The National Board will be
contacting USPS Headquarters immediately in order to share the results of
the ratification vote. Thereafter, the parties will discuss next steps, and
the National Board will keep the membership apprised of important
developments as they happen.
|USPS, Rural Carriers Reach
Tentative Contract Agreement
USPS Press Release 12-08-2006
Negotiations continue with National Postal Mail Handlers Union
The Postal Service and the National Rural Letter Carriers’ Association (NRLCA) have reached a tentative four-year contract agreement. Upon ratification by union members, the agreement will run through Nov. 20, 2010, and affect approximately 66,000 career employees and 52,000 non-career employees who deliver mail to residences and businesses on rural delivery routes.
The Postal Service and the National Rural Letter Carriers’ Association (NRLCA) have reached a tentative four-year contract agreement. Upon ratification by union members, the agreement will run through Nov. 20, 2010, and affect approximately 66,000 career employees and 52,000 non-career employees who deliver mail to residences and businesses on rural delivery routes.“This tentative agreement serves not only the interests of the Postal Service and NRLCA members, but also our customers,” said Labor Relations Vice President Doug Tulino. “Working together, we will continue to meet our universal service obligation by providing affordable, high-quality mail service to everyone in America.”
The Postal Service and NRLCA formally opened national contract negotiations on Aug. 25, 2006. This year was the first time new contracts were negotiated separately at the same time with all four of the Postal Service’s largest unions.
Earlier this week, the Postal Service and the American Postal Workers Union also agreed to a tentative four-year contract. Negotiations continue with the National Postal Mail Handlers Union. Negotiations with the National Association of Letter Carriers were not successful and the two parties will now enter the dispute resolution process, which may include binding interest arbitration.
The following represents some of the provisions of the tentative agreement. Additional details will be provided in a special edition of The National Rural Letter Carrier and on the NRLCA website.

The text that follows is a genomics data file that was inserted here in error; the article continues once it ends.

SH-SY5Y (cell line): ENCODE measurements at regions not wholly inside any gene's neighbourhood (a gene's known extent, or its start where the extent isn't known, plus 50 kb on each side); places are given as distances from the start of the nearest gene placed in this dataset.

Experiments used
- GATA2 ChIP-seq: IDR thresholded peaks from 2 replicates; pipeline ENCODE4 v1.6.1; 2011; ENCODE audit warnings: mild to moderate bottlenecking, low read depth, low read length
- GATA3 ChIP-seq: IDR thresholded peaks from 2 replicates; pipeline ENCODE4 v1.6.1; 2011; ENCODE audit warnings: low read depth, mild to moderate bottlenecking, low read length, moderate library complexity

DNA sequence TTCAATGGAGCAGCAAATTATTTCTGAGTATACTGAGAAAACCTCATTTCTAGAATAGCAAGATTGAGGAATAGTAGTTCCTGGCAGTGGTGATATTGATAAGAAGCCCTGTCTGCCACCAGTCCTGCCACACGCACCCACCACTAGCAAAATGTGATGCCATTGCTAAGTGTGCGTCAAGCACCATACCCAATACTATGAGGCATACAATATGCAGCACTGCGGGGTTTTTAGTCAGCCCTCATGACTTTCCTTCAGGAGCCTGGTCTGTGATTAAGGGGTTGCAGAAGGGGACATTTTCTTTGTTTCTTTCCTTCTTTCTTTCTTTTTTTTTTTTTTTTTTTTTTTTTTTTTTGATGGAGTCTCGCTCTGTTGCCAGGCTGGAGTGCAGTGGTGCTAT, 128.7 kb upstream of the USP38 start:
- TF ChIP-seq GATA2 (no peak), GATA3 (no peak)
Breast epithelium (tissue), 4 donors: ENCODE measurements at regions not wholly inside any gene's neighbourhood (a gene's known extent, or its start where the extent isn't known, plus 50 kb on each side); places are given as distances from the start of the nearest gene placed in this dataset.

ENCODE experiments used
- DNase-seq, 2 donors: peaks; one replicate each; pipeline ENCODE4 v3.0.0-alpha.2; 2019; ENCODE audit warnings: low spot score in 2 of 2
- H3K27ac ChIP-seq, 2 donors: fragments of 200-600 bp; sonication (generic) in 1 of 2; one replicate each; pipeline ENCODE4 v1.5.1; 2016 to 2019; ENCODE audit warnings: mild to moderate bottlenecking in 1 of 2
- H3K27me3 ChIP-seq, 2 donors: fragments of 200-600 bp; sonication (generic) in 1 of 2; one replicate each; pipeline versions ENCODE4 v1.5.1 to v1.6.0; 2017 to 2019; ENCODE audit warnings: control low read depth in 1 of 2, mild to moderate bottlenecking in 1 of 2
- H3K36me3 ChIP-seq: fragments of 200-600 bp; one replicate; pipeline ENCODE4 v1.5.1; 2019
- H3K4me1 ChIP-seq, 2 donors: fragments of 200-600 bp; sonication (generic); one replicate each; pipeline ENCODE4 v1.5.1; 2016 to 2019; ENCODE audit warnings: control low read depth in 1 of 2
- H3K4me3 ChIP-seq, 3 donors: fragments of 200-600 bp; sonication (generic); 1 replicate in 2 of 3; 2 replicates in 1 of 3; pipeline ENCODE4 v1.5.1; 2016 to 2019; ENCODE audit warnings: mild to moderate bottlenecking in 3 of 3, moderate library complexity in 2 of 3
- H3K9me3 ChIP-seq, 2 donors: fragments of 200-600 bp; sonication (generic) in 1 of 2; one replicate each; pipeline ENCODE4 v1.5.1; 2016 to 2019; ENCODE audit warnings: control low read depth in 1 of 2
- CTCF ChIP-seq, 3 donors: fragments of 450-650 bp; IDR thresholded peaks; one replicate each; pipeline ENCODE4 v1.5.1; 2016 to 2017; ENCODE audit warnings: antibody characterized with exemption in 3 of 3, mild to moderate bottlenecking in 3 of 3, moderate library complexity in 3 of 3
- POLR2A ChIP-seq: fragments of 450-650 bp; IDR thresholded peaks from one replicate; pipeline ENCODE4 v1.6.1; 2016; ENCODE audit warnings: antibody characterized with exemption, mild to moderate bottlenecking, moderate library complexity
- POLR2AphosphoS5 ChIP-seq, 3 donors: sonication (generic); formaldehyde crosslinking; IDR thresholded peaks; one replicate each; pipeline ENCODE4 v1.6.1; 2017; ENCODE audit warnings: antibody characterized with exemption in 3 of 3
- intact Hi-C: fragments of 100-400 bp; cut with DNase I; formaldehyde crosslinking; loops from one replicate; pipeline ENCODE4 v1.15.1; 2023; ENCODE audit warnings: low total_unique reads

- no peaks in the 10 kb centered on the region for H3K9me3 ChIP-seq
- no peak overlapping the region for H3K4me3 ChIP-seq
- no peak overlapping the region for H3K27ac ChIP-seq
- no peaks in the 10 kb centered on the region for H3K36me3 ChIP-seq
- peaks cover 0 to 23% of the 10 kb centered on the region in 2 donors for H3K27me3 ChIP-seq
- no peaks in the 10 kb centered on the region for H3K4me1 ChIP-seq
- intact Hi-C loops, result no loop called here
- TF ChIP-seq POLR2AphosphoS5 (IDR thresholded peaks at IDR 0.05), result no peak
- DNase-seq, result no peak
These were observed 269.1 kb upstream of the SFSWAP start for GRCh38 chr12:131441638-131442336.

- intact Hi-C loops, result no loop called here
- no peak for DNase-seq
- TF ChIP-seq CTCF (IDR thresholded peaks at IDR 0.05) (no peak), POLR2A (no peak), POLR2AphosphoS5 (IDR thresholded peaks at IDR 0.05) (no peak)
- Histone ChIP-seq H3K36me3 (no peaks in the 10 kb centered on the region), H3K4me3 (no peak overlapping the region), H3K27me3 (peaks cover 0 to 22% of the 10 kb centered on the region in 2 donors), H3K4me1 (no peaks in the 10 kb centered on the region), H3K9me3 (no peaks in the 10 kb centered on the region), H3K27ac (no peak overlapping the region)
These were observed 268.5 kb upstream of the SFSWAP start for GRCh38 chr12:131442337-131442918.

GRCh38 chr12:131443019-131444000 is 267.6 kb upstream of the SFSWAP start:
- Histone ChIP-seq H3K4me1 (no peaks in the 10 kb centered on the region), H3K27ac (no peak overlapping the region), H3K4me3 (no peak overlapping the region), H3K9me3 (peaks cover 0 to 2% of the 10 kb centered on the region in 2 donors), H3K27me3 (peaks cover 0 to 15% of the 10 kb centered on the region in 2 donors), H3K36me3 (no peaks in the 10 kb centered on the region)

Special Leave Replacement Provisions:
o Newly-hired RCA’s will be paid actual or evaluated time
for the route, whichever is greater, for the first five pay periods.
Miscellaneous Work Rule Changes
DONNIE PITTS, PRESIDENT
NATIONAL RURAL LETTER CARRIERS’ ASSOCIATION
Today marks the formal beginning of our negotiations for a successor contract to the 2000-2004 National Agreement and subsequent two-year extension.
Several weeks ago, the NRLCA National Board was in Charleston, South Carolina for the Union’s 102nd National Convention. We had a productive week of business and we left Charleston as one united union and one united National Board. Every member of our negotiating team believes deeply in the collective bargaining process and together we look forward to the opportunity to craft an agreement that will better the lives of the devoted and hard working rural carriers we proudly represent.
We have two goals for the 2006 negotiations and I want to be very clear about what they are.
Our first goal is related to process. More than ever, we want a collective bargaining experience that works. We want to have an open and honest dialogue about the issues that confront us from this day forward. We want to be frank with you and we expect no less from the Postal Service. We recognize that much is at stake. We are cognizant that the Postal Service will be negotiating four separate contracts simultaneously but we cannot let that fact detract, in any way, from the commitment we give to you, and expect in return, to make every bargaining session, every meeting a productive one.